Computer scripting languages such as Perl and Python are often used to interface with biological databases and parse output from bioinformatics programs. Communities of bioinformatics programmers have setup projects such as BioPerl (http://www.bioperl.org/ (http://www.bioperl.org/)), Bioruby (http://www.bioruby.org (http://www.bioruby.org/)), and BioPython (http://www.biopython.org/ (http://www.biopython.org/)) which develop and distribute shared programming tools and objects (as program modules) that make bioinformatics easier.
Since the Epstein-Barr virus was sequenced in 1984, the DNA sequence of more and more organisms is stored in electronic databases. This data is analyzed to determine genes that code for proteins, as well as regulatory sequences. A comparison of genes within a species or between different species can show similarities between protein functions, or relations between species (phylogenetic trees). With the growing amount of data, it becomes impossible to analyze DNA sequences manually. Today, computer programs are used to find similar sequences in the genome of dozens of organisms, within billions of nucleotides. The programs can compensate for mutations (exchanged, deleted or inserted bases) in the DNA sequence. A variant of this sequence alignment is used in the sequencing process itself. The so-called shotgun sequencing (that was used, for example, by Celera Genomics to sequence the human genome) does not give a sequential list of nucleotides, but instead the sequences of thousands of small DNA fragments (each about 600 nucleotides long). The ends of these fragments overlap and, aligned in the right way, make up the complete genome. Shotgun sequencing works very fast, but the task to re-align the fragments is quite complicated. In the case of the Human Genome Project (1988-2000), it took several months on a supercomputer array to align them correctly.
Protein structure prediction is another important application of bioinformatics. The amino acid sequence of a protein, the so-called primary structure, can be easily determined from the sequence on the gene that codes for it. But, the protein can only function correctly if it is folded in a very special and individual way (if it has the correct the secondary, tertiary and quartery structure). The prediction of this folding just by looking at the amino acid sequence is quite difficult. Several methods for computer predictions of protein folding are currently (2001) under development.
One of the key principles in bioinformatics is homology. In the genomic branch of bioinformatics, homology is used to predict the function of a gene. If gene A is homologous to gene B of which the function is known, it is likely to have a similar function. In the structural branch of bioinformatics homology is used to determine which parts of the protein are important in structure formation and interaction with other proteins. In a technique called homology modelling, this information is used to predict the structure of a protein once the structure of a homologous protein is known. Despite many attempts, this is currently the only way to predict protein structures with some reliability.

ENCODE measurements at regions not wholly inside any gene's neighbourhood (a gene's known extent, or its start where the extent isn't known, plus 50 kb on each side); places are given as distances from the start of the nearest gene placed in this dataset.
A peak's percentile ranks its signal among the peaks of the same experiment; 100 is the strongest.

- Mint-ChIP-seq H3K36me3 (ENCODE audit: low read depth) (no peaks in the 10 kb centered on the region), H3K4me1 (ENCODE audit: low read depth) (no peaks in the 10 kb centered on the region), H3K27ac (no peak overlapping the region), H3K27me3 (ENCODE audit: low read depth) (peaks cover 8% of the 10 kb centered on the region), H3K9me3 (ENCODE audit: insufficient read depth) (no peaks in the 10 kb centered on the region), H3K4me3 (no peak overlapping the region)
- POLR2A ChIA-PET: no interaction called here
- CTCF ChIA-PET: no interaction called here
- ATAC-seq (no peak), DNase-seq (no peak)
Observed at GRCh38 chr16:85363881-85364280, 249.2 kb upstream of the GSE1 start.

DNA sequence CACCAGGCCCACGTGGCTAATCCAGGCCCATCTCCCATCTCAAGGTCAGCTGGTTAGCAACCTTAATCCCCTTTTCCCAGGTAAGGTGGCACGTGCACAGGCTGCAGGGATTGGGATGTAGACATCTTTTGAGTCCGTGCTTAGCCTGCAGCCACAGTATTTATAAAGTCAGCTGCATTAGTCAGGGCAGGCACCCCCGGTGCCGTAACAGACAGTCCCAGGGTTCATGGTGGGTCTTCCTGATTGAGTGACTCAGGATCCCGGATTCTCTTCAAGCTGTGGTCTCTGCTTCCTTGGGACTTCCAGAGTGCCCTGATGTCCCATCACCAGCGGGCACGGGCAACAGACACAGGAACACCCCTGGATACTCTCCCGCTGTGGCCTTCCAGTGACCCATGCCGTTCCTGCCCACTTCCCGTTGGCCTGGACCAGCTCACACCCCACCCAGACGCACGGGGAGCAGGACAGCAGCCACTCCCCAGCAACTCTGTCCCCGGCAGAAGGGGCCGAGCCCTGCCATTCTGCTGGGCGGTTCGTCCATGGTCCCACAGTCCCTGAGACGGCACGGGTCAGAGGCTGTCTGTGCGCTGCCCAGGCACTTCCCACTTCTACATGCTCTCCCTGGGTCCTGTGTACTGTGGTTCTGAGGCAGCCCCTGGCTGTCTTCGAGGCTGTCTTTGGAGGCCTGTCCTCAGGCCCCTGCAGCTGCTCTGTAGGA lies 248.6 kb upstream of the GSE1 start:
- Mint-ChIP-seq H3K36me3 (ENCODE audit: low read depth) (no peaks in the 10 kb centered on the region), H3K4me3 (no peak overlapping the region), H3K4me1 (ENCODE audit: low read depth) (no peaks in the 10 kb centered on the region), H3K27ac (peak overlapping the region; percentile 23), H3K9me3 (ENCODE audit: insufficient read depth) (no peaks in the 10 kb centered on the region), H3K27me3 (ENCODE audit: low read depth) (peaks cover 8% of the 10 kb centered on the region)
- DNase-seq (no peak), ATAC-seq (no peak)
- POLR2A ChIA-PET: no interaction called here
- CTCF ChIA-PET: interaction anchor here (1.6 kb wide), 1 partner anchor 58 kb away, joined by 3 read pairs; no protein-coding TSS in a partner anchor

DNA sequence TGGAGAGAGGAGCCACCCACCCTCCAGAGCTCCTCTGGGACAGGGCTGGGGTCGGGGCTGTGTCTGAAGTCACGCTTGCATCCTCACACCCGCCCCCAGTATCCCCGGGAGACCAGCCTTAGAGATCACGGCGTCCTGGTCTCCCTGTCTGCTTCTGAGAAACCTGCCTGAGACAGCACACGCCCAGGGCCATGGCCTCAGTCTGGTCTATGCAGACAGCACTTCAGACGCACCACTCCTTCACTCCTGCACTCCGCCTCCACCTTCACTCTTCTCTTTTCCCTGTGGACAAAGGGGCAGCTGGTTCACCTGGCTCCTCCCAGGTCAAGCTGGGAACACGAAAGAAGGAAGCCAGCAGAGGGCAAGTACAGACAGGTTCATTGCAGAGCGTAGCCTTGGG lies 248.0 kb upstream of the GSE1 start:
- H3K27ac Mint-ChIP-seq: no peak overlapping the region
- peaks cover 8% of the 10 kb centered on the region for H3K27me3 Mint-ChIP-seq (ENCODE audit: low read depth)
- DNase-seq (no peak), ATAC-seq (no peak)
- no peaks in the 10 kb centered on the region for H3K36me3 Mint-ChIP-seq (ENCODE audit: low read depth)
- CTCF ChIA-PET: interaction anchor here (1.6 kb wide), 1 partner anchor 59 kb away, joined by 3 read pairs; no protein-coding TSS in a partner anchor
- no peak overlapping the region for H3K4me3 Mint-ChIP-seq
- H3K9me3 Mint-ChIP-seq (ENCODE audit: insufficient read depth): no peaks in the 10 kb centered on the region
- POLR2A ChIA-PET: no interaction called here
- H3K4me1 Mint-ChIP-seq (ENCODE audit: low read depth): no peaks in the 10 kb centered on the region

There are many other applications of bioinformatics. Computer simulations of cellular subsystems such as the networks of metabolites and enzymes which comprise metabolism, signal transduction pathways and gene networks can be constructed that help to both analyze and visualize the complex connections of these cellular processes. Morphometrics[?] is used to analyze pictures of embryos to track and to predict the fate of cell clusters during morphogenesis. Artificial life or virtual evolution attempts to understand evolutionary processes via the computer simulation of simple (artificial) life forms. Another application is the automatic search for genes and regulatory sequences within a genome. Not all of the nucleotides within a genome are genes. Within the genome of higher organisms, large parts of the DNA do not serve any obvious purpose (often called junk DNA). Bioinformatics helps to bridge the gap between genome and proteome projects, for example in the use of DNA sequence for protein identification.
As a summary, it can be said that the genome projects gave us long lists of letters, and with bioinformatics, we can determine words, grammar, sentences and, finally, their meaning.